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14 Years: Don't bury the cake.




Today marks 14 years of marriage to Dill Hero. I always knew that I would someday get married, assumed it would be when I was 30 or so, and knew that I would wear white, but never thought too much beyond that about it. I wasn't one of those girls or guys who planned a wedding from the second I saw a Disney movie, though I definitely thought it would be nice and fun.

So imagine my surprise when I met Dill. Well, really met him. We'd been running in the same social circle for several years but for some reason, a couple of months before my 20th birthday, I went up and started talking to him. One thing led to another and after some phone calls we went on a date. After coffee and conversation, I found myself with a boyfriend. Within a few weeks, we talked marriage, About a year later, he proposed. I never thought, "I'm too young! This is too soon!" or really anything beyond how much fun we would have together.

A month before my wedding, and again on my wedding day, my Grandma gave me her advice for a happy marriage. Don't bury the cake.

I was confused and asked her to tell me the full story.

When she first got married to my Grandpa, she was very young. If I'm remembering correctly she hadn't finished high school, so they kept the marriage a secret because her high school wouldn't have let her graduate if they knew she was married. So when that was over and done, they lived together, and my Grandma, wanting to be the BEST WIFE EVER, promised her new husband a chocolate cake when he came home from work.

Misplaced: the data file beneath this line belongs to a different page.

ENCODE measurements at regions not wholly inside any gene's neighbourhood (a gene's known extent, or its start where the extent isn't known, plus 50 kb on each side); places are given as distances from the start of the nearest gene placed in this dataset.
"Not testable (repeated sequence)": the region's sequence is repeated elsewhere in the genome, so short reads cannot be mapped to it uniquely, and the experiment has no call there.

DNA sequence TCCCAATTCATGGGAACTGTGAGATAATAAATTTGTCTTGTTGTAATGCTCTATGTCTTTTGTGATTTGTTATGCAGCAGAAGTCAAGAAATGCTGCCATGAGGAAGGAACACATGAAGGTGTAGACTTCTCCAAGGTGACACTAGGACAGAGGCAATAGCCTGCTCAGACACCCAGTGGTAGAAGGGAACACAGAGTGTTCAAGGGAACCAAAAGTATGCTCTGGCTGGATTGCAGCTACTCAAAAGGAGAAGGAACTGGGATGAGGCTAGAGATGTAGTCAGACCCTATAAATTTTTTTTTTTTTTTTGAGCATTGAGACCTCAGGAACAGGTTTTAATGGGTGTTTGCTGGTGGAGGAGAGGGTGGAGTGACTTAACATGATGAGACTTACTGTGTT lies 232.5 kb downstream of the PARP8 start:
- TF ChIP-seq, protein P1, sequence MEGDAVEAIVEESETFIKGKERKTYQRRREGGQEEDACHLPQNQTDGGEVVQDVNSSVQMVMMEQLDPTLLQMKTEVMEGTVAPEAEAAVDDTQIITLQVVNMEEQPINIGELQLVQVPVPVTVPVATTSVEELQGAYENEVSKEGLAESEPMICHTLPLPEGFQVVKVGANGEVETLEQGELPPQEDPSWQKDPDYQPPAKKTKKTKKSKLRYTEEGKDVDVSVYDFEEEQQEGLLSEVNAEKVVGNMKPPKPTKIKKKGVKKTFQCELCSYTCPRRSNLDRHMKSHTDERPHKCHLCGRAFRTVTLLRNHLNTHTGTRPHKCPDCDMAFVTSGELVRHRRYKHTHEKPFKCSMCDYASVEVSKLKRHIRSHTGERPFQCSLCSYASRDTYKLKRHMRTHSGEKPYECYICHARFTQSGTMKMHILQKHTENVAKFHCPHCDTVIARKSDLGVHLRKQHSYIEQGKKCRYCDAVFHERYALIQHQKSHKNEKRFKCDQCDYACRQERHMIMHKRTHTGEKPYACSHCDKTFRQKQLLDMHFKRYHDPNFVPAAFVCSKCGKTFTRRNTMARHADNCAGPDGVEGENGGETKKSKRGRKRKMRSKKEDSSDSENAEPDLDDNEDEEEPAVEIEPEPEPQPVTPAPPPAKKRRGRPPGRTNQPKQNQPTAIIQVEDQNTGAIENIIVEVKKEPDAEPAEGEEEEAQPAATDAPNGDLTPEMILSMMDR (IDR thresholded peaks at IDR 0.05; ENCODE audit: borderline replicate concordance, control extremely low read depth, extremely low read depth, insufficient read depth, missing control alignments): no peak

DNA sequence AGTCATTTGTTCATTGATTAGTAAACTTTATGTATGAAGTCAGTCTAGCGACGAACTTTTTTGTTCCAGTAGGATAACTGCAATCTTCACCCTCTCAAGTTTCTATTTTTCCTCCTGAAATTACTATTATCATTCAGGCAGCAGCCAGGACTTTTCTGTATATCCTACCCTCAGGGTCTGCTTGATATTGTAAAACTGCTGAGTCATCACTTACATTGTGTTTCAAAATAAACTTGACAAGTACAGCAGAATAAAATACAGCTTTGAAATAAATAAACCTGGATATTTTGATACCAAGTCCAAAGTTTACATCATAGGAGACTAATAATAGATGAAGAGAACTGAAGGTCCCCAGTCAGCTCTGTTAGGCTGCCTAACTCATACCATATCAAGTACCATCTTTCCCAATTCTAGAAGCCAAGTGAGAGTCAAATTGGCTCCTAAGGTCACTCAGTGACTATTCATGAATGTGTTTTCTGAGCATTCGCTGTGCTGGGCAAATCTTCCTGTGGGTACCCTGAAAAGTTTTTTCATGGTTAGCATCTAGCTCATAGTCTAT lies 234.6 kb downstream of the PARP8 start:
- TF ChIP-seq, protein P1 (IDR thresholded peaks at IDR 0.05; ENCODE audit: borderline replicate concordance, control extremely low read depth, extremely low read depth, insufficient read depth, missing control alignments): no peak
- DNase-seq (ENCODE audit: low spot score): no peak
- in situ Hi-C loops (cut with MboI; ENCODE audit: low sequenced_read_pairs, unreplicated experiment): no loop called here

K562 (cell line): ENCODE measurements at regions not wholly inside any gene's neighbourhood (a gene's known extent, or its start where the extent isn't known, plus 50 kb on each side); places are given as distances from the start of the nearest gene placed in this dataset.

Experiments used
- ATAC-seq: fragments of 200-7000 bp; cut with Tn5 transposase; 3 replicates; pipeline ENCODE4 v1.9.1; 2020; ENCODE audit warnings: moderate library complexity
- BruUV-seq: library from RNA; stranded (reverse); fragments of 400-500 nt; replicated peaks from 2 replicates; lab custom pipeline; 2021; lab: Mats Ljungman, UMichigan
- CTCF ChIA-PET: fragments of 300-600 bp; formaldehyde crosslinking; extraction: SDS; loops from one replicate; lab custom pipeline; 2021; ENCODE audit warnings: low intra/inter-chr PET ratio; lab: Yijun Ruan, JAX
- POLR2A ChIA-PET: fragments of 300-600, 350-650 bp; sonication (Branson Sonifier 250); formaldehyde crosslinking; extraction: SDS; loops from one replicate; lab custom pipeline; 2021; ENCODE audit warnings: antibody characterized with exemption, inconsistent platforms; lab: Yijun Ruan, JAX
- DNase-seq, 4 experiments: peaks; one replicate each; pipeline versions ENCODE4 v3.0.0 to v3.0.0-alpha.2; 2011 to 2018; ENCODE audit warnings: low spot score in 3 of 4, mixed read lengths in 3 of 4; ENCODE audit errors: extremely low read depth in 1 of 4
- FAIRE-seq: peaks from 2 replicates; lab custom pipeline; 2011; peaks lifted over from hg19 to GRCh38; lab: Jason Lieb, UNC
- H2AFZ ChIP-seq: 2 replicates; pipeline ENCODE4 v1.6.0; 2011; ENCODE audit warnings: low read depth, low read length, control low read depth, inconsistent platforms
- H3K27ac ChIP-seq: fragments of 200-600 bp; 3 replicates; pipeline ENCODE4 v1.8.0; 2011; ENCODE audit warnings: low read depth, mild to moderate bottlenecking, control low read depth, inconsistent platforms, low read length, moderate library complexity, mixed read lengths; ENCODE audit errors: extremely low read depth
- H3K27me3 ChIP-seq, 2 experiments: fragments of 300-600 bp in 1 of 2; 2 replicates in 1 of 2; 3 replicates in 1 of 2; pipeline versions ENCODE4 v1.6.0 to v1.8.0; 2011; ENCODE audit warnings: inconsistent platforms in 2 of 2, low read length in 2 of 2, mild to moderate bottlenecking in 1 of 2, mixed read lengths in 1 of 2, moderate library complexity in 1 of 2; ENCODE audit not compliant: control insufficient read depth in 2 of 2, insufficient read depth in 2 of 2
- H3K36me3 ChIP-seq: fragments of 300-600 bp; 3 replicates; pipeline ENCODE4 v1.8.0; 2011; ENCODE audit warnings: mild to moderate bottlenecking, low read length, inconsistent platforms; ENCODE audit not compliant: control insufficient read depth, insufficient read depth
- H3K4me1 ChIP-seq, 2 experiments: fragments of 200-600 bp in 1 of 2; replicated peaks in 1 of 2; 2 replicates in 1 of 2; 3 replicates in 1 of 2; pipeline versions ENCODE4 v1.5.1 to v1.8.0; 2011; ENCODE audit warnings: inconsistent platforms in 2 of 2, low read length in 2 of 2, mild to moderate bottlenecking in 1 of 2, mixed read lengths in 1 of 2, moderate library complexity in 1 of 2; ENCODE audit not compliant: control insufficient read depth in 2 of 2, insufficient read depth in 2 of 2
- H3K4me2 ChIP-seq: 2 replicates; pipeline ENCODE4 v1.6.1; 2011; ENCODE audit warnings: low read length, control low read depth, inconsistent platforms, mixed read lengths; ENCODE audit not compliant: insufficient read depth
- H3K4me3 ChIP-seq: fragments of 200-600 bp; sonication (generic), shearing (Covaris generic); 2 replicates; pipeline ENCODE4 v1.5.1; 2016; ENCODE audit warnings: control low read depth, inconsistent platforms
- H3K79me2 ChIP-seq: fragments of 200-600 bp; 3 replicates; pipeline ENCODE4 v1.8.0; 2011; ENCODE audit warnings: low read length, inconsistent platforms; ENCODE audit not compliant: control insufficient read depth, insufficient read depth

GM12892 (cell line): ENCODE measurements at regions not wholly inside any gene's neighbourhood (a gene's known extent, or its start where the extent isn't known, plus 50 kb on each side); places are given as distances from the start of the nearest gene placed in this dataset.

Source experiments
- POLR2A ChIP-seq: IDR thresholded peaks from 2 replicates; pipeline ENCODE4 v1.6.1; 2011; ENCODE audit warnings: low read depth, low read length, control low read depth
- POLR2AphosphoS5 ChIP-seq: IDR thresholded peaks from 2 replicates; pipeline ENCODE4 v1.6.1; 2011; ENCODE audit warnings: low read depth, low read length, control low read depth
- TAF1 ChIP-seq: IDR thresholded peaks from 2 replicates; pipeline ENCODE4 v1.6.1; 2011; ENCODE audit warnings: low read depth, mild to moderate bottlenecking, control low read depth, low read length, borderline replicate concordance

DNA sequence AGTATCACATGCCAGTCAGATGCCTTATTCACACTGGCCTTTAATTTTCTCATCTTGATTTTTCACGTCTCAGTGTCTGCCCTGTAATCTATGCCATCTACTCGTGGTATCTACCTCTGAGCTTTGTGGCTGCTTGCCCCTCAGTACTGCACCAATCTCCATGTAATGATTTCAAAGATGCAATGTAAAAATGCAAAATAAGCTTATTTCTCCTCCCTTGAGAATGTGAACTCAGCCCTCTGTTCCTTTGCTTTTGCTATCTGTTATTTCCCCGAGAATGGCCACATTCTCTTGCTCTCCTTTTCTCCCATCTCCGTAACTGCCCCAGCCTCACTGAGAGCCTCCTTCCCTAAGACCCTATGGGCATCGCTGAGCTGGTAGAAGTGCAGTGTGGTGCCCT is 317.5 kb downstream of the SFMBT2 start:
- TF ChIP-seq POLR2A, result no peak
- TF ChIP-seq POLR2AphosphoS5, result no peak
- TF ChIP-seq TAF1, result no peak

She worked on it all day, but at the very end, the cake completely stuck to the pan, and trying to get it out turned it into a crumbly mess. Grandma panicked, felt like a failure and buried the ruined cake, pan and all, in the yard. When Grandpa came home that night and asked about cake, she lied and said she didn't have what she needed to make it.

I laughed the first time I heard the story, and then, when she saw me on my wedding day, she told me that story again, except this time she said "I shouldn't have buried the cake. I should have turned it into something else we could have eaten, instead of having no cake at all." (I'm paraphrasing a bit) 



I know my Grandma wasn't trying to give me some deep life lesson here, she was just trying to teach me how to bake a cake, but I think it is a life lesson anyway. The times I've tried to hide a mess or a disaster from my husband, we've both just felt like crap afterwards. I'd rather we get through messes together, rather than have some secret shames apart from one another.

So that's my advice to you, if you're ever thinking of getting married. Don't bury the cake. Find a way to enjoy a mess, even if only one of you caused it, together.

Speaking of which, this is the very first cake I made for Dill for his birthday/Christmas. I tried to take the layers out of the pan too soon, and they all collapsed. Dill had the idea of just icing the damn thing anyway and eating it, and it was of course, delicious. 



I'm glad I didn't bury it.


2 Responses to “14 Years: Don't bury the cake.”

  1. Great life lesson. Most couples learn this the hard way. Bonus points for the Snoopy Snow Cone Machine!

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